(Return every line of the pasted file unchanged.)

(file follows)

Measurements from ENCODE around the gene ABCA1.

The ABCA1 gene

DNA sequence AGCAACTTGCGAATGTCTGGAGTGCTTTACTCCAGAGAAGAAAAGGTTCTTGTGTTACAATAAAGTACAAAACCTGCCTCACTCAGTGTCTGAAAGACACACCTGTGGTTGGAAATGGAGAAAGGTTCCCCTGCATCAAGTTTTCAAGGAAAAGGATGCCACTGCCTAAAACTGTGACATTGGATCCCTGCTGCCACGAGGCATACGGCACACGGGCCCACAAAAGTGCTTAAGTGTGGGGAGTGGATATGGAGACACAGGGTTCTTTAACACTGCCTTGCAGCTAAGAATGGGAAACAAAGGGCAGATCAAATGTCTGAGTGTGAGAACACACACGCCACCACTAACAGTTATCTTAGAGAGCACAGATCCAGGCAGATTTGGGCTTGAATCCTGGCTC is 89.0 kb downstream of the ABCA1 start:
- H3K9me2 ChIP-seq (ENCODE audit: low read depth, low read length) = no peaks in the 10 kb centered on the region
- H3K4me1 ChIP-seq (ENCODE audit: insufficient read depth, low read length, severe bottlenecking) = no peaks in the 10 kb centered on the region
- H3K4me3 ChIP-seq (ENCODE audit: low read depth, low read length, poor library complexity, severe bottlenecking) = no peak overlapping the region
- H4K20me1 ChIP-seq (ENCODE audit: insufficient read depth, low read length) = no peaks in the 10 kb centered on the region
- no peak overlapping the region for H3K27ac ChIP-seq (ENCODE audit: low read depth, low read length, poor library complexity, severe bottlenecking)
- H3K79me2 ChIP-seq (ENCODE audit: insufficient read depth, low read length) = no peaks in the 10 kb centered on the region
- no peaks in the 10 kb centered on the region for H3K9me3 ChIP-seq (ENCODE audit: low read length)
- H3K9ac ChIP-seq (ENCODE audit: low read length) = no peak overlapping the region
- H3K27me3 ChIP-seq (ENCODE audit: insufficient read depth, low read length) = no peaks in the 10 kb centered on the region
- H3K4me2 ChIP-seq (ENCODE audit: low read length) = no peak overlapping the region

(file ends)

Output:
Measurements from ENCODE around the gene ABCA1.

The ABCA1 gene

DNA sequence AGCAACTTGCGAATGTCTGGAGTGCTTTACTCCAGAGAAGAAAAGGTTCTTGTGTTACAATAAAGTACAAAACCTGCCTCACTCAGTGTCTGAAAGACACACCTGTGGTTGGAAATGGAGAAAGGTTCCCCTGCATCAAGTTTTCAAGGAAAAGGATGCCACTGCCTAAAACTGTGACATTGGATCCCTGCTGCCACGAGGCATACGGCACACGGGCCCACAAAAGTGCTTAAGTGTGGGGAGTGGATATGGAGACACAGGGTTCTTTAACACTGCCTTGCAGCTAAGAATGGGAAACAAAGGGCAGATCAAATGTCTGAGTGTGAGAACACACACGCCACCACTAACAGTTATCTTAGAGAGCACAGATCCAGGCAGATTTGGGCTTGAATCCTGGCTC is 89.0 kb downstream of the ABCA1 start:
- H3K9me2 ChIP-seq (ENCODE audit: low read depth, low read length) = no peaks in the 10 kb centered on the region
- H3K4me1 ChIP-seq (ENCODE audit: insufficient read depth, low read length, severe bottlenecking) = no peaks in the 10 kb centered on the region
- H3K4me3 ChIP-seq (ENCODE audit: low read depth, low read length, poor library complexity, severe bottlenecking) = no peak overlapping the region
- H4K20me1 ChIP-seq (ENCODE audit: insufficient read depth, low read length) = no peaks in the 10 kb centered on the region
- no peak overlapping the region for H3K27ac ChIP-seq (ENCODE audit: low read depth, low read length, poor library complexity, severe bottlenecking)
- H3K79me2 ChIP-seq (ENCODE audit: insufficient read depth, low read length) = no peaks in the 10 kb centered on the region
- no peaks in the 10 kb centered on the region for H3K9me3 ChIP-seq (ENCODE audit: low read length)
- H3K9ac ChIP-seq (ENCODE audit: low read length) = no peak overlapping the region
- H3K27me3 ChIP-seq (ENCODE audit: insufficient read depth, low read length) = no peaks in the 10 kb centered on the region
- H3K4me2 ChIP-seq (ENCODE audit: low read length) = no peak overlapping the region